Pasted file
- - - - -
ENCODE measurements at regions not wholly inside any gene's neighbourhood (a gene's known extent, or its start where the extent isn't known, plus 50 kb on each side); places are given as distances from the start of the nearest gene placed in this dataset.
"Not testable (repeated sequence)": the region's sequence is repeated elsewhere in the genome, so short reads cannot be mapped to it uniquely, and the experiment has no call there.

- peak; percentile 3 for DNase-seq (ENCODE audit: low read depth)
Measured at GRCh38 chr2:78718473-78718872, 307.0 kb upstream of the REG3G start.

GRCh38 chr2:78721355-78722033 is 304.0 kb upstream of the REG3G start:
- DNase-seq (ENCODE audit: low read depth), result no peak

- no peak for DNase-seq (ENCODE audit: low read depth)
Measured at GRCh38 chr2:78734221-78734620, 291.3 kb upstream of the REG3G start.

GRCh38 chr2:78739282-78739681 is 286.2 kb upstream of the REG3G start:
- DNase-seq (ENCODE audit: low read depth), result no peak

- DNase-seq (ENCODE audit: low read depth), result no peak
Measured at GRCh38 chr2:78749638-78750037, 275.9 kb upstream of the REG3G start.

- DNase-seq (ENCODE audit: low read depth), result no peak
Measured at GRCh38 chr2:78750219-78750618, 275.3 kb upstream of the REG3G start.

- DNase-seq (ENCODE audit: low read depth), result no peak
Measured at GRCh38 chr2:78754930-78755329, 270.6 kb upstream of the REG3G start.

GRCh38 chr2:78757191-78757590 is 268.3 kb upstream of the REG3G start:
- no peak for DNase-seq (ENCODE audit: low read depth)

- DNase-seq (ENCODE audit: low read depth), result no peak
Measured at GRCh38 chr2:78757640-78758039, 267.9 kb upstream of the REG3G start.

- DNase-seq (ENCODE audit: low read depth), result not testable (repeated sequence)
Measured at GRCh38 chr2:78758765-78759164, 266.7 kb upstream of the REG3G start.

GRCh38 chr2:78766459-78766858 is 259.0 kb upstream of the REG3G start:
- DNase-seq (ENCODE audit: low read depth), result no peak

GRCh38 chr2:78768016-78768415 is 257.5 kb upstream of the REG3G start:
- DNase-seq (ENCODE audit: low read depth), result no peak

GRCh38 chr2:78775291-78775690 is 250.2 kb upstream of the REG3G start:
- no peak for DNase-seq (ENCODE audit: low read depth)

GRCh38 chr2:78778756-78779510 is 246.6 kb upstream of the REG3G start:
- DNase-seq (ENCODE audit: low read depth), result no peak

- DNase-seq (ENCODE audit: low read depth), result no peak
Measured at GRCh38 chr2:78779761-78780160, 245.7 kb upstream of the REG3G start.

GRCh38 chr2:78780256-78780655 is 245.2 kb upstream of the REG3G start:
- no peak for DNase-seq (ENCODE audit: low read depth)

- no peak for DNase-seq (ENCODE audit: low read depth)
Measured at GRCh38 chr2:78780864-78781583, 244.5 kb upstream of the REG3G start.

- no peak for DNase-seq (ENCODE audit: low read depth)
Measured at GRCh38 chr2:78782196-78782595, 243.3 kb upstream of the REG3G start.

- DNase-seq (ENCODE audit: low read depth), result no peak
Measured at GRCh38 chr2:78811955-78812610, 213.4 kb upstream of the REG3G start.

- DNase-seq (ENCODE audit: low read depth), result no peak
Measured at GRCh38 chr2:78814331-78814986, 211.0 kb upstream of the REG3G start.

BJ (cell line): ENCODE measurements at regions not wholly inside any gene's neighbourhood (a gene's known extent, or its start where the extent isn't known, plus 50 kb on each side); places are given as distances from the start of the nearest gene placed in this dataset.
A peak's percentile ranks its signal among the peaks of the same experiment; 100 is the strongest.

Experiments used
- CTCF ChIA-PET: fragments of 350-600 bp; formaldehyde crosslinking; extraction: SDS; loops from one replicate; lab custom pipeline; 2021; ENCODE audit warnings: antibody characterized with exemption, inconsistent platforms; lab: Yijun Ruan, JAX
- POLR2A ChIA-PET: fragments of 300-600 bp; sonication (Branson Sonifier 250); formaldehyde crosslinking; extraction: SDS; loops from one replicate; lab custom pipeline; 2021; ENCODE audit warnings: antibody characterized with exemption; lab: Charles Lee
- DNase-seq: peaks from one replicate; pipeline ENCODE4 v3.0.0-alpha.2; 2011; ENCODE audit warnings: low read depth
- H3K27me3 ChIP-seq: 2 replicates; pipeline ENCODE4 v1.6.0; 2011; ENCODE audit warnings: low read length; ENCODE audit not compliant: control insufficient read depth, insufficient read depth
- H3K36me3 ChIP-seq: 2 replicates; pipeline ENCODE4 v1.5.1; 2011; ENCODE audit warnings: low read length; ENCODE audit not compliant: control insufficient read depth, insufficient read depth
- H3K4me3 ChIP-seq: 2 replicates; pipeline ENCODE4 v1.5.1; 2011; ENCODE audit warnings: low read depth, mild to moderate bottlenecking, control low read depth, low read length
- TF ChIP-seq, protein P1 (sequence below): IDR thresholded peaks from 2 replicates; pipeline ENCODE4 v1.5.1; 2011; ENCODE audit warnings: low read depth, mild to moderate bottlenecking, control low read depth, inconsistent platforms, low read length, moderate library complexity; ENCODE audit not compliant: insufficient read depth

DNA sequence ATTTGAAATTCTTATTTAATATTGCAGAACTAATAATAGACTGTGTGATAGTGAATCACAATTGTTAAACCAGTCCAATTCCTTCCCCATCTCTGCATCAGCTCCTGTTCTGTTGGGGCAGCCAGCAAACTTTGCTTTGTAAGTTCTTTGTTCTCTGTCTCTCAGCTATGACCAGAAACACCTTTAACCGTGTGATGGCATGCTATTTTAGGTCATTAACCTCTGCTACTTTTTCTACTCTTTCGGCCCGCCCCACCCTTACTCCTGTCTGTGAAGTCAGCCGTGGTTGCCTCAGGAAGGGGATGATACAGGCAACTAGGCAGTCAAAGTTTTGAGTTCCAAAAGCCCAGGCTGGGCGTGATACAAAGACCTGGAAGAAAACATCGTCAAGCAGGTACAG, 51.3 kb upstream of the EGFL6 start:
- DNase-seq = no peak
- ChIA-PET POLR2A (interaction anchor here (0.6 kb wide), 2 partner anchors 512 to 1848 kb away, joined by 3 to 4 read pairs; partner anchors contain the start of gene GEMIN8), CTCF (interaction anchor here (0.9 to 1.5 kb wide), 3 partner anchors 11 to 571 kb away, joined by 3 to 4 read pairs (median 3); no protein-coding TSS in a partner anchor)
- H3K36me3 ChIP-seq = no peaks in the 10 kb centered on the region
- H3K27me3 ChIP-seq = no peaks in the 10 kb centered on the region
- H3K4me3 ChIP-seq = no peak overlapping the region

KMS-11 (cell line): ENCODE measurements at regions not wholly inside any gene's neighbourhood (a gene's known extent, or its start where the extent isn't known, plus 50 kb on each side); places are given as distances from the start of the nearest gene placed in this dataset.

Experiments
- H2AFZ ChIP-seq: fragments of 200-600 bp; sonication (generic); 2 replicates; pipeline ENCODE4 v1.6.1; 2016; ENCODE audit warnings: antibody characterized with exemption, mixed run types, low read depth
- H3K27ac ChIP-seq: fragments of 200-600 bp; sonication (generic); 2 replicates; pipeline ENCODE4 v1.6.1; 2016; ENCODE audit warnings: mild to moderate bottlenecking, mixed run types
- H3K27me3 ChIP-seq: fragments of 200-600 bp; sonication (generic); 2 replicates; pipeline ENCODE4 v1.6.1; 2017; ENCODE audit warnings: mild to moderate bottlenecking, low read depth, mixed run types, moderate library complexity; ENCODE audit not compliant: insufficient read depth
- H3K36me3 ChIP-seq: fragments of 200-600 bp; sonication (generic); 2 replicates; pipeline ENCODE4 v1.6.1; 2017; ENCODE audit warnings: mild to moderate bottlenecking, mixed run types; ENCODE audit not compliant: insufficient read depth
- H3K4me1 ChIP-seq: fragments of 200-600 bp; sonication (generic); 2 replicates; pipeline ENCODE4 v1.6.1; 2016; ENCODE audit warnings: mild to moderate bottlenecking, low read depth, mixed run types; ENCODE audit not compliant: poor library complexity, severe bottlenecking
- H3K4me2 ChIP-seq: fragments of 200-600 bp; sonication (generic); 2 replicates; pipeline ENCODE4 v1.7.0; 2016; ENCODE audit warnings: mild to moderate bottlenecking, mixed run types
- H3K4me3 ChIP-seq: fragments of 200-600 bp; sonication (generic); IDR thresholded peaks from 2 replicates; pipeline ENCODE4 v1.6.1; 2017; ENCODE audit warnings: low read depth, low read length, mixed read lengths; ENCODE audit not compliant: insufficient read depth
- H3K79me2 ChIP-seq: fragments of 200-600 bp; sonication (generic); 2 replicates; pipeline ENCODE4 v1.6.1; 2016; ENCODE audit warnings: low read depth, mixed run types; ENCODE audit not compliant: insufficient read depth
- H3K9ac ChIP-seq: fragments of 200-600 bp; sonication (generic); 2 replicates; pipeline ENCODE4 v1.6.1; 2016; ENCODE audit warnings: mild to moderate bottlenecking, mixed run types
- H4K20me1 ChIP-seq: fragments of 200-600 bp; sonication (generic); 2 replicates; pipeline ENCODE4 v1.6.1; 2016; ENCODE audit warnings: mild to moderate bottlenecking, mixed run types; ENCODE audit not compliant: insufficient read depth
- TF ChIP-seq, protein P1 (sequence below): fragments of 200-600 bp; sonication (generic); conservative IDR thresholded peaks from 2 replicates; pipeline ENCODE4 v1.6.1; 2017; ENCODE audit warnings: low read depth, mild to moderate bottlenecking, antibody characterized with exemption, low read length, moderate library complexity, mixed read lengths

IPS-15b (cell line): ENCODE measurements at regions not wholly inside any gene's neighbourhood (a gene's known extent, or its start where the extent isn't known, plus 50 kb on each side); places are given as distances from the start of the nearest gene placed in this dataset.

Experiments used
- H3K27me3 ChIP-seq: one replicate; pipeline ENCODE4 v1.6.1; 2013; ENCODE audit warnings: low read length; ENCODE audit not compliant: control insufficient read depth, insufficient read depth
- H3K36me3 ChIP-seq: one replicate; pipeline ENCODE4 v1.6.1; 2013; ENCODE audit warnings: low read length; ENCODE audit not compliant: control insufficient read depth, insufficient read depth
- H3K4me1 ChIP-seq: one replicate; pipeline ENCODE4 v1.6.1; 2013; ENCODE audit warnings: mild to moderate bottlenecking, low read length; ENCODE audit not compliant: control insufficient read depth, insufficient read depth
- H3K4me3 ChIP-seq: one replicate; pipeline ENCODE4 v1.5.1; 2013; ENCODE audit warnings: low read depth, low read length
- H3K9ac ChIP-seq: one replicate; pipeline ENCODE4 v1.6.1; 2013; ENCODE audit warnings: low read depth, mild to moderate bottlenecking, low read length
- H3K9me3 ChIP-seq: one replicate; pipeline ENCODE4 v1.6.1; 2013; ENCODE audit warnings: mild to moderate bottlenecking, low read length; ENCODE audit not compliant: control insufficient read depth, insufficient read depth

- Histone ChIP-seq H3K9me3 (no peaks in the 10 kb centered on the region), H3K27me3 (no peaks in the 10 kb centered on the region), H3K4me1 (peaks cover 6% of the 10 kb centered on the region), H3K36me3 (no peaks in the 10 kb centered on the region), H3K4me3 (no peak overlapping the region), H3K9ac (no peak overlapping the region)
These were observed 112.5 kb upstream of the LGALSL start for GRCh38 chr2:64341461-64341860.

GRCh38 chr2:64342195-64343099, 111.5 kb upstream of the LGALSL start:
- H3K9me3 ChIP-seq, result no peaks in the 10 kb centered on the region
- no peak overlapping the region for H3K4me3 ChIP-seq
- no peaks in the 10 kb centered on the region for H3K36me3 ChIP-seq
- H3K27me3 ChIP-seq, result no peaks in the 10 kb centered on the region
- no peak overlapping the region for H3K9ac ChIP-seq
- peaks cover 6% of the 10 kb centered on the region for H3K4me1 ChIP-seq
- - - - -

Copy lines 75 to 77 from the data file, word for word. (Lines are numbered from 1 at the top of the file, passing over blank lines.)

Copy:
- H3K36me3 ChIP-seq: one replicate; pipeline ENCODE4 v1.6.1; 2013; ENCODE audit warnings: low read length; ENCODE audit not compliant: control insufficient read depth, insufficient read depth
- H3K4me1 ChIP-seq: one replicate; pipeline ENCODE4 v1.6.1; 2013; ENCODE audit warnings: mild to moderate bottlenecking, low read length; ENCODE audit not compliant: control insufficient read depth, insufficient read depth
- H3K4me3 ChIP-seq: one replicate; pipeline ENCODE4 v1.5.1; 2013; ENCODE audit warnings: low read depth, low read length